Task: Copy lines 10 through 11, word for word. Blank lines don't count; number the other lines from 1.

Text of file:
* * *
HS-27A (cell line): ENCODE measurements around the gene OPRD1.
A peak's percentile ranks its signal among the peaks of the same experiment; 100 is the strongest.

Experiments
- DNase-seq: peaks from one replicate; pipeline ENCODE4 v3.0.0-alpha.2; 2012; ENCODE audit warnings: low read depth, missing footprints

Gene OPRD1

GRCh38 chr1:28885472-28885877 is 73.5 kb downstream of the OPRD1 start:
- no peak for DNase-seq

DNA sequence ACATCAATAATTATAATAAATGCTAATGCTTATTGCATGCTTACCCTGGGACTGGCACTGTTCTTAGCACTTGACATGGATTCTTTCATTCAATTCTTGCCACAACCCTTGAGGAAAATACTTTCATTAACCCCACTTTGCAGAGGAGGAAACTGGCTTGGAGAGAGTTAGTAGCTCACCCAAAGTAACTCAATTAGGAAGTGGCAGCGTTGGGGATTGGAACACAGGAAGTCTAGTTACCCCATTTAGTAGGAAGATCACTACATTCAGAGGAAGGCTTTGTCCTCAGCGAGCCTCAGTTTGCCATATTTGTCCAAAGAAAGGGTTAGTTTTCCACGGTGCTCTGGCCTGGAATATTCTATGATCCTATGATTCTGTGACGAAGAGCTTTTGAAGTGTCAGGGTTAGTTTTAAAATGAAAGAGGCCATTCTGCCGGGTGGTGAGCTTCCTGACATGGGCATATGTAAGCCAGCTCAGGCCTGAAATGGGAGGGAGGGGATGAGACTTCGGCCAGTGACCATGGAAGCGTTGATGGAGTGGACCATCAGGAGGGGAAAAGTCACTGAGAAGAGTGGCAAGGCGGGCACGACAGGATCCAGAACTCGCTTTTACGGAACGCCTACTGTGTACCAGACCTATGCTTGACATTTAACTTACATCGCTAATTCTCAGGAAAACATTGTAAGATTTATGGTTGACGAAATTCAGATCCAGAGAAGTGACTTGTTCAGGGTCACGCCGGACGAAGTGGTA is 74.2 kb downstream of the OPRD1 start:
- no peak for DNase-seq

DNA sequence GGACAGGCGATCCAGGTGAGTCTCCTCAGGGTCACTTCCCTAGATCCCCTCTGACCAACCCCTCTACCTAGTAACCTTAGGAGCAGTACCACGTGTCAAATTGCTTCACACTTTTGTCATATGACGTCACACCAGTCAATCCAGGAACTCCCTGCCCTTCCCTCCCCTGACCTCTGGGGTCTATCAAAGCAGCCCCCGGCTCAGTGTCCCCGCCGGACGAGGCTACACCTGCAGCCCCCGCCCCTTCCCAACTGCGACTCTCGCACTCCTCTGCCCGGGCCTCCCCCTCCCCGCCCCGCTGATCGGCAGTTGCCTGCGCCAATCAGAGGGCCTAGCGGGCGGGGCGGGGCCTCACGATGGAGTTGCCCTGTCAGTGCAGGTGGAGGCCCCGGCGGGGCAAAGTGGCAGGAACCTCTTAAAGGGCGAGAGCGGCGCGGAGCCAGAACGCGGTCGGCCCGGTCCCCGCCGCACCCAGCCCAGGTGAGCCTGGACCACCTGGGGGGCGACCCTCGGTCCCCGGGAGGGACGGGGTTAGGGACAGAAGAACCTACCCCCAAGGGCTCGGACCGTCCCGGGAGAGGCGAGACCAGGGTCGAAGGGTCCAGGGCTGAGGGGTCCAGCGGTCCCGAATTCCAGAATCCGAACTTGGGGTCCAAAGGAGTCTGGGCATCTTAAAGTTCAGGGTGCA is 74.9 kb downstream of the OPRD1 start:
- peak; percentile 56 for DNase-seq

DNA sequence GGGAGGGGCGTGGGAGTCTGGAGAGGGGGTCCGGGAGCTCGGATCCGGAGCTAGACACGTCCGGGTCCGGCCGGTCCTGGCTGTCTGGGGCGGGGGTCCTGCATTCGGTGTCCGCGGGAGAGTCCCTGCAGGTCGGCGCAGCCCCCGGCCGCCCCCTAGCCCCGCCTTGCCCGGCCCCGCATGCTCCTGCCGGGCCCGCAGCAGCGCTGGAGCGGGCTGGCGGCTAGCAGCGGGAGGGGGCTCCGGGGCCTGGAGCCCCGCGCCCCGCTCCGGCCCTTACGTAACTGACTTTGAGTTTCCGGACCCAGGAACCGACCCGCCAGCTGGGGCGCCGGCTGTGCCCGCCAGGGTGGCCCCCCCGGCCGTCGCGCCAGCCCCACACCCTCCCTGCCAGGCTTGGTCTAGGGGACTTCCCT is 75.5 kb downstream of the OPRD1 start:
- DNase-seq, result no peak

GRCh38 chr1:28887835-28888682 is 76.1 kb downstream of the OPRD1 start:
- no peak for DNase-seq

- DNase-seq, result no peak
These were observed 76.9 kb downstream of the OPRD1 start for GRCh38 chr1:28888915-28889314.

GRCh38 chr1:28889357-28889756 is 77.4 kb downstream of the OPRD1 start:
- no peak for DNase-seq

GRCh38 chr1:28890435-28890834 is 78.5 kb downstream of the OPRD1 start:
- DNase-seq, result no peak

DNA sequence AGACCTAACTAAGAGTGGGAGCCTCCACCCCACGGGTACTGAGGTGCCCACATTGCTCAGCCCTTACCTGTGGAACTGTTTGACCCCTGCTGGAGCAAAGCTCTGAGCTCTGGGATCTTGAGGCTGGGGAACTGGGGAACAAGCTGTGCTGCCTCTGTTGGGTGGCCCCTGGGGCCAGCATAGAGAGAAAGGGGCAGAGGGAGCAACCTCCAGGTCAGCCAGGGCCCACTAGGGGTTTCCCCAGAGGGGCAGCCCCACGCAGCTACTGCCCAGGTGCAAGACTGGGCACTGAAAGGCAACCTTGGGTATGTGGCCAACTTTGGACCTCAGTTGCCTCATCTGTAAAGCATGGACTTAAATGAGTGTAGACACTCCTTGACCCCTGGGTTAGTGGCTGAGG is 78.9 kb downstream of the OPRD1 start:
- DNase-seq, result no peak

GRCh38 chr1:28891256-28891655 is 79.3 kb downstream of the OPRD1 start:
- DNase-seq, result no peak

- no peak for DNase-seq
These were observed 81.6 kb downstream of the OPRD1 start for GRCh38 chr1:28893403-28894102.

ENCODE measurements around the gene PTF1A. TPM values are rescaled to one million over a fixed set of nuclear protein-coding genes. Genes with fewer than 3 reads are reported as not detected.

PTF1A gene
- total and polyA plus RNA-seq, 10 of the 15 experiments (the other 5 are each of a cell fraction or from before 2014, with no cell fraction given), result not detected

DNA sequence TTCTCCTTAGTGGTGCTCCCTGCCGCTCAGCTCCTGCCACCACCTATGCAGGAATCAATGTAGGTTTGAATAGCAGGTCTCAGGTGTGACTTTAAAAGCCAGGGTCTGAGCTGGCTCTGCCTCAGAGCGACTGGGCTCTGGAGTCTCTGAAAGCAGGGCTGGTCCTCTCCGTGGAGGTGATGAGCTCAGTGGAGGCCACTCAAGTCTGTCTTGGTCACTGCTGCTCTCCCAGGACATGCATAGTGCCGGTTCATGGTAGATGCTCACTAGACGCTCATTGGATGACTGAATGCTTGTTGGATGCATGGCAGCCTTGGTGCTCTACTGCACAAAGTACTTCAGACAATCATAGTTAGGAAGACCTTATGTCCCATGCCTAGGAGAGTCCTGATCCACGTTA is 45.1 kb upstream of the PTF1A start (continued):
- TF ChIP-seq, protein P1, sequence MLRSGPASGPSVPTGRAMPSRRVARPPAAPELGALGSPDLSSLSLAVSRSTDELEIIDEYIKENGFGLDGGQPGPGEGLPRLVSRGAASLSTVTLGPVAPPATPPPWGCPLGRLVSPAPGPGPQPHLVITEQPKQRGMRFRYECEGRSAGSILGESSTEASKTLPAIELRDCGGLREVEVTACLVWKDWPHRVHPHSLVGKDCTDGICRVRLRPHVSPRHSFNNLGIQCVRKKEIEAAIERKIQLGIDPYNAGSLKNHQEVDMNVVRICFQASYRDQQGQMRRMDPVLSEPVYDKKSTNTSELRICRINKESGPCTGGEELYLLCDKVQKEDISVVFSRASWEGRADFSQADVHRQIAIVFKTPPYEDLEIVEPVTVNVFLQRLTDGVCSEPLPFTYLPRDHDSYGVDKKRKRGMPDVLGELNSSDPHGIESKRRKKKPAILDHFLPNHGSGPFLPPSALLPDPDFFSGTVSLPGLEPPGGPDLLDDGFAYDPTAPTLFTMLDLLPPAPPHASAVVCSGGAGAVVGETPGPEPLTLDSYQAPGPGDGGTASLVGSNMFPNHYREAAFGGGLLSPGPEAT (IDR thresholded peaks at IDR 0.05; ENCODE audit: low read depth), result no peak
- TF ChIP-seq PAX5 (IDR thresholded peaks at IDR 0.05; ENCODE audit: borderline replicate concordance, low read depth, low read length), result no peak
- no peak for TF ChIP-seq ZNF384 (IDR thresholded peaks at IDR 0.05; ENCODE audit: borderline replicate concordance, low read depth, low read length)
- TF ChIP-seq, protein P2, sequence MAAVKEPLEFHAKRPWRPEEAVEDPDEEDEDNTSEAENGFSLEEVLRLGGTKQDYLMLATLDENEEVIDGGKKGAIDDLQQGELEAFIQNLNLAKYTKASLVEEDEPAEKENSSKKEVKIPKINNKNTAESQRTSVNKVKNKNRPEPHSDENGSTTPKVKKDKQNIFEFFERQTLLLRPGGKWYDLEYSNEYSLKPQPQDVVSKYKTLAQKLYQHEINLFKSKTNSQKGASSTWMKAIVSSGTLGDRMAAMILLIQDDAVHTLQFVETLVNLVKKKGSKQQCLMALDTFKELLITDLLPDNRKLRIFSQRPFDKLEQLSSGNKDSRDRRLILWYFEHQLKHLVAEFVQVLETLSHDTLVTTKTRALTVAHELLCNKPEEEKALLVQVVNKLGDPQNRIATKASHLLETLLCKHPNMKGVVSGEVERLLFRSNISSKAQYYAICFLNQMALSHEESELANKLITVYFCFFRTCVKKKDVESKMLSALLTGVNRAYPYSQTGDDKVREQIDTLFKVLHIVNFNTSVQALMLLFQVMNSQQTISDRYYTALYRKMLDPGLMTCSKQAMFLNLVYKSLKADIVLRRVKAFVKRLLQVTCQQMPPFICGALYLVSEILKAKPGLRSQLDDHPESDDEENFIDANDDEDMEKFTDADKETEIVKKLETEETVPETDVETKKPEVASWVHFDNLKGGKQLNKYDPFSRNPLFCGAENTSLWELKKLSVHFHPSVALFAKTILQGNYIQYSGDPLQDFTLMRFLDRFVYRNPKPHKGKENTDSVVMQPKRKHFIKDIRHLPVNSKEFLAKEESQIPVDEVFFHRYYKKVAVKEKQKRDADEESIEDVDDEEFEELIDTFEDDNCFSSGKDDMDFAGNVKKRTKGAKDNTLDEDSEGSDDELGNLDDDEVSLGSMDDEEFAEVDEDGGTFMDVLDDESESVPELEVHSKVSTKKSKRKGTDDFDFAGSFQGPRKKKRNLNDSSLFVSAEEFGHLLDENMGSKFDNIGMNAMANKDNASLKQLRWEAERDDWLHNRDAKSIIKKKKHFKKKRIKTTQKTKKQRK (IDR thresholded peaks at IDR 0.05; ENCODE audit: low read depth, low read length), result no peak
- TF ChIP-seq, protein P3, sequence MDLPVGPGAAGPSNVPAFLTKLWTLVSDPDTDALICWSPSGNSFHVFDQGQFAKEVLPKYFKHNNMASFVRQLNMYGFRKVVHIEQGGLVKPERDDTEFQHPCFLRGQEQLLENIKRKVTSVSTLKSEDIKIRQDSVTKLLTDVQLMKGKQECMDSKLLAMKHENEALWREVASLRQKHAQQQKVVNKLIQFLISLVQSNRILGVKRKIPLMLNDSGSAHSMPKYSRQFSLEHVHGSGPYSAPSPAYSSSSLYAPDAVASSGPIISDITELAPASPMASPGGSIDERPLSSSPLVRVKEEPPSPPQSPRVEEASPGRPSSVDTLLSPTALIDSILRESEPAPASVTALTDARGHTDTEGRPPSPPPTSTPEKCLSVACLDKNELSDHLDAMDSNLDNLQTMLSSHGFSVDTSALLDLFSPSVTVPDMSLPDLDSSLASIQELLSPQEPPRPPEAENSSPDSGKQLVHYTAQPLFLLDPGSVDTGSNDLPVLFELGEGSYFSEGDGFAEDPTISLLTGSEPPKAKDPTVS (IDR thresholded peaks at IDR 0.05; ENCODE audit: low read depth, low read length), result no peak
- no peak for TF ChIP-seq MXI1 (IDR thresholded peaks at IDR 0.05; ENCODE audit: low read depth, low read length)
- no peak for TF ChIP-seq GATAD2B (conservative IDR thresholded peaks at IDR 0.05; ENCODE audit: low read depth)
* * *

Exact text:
DNA sequence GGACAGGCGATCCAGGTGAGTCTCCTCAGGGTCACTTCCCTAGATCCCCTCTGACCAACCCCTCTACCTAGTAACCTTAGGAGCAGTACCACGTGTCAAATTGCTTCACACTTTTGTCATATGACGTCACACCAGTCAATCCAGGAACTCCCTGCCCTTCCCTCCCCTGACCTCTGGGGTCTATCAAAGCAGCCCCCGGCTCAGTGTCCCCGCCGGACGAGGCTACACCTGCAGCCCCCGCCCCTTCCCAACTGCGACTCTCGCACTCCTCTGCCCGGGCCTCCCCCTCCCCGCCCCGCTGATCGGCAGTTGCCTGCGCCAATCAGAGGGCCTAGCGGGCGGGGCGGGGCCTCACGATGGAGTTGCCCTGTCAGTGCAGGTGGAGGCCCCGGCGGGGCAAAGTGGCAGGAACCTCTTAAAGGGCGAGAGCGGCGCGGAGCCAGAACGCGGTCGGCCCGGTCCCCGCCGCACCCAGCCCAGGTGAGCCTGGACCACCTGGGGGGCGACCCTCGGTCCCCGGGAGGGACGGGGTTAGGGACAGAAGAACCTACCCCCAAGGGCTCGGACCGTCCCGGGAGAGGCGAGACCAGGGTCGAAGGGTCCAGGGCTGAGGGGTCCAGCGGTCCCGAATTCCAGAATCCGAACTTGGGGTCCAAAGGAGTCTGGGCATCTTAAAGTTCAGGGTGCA is 74.9 kb downstream of the OPRD1 start:
- peak; percentile 56 for DNase-seq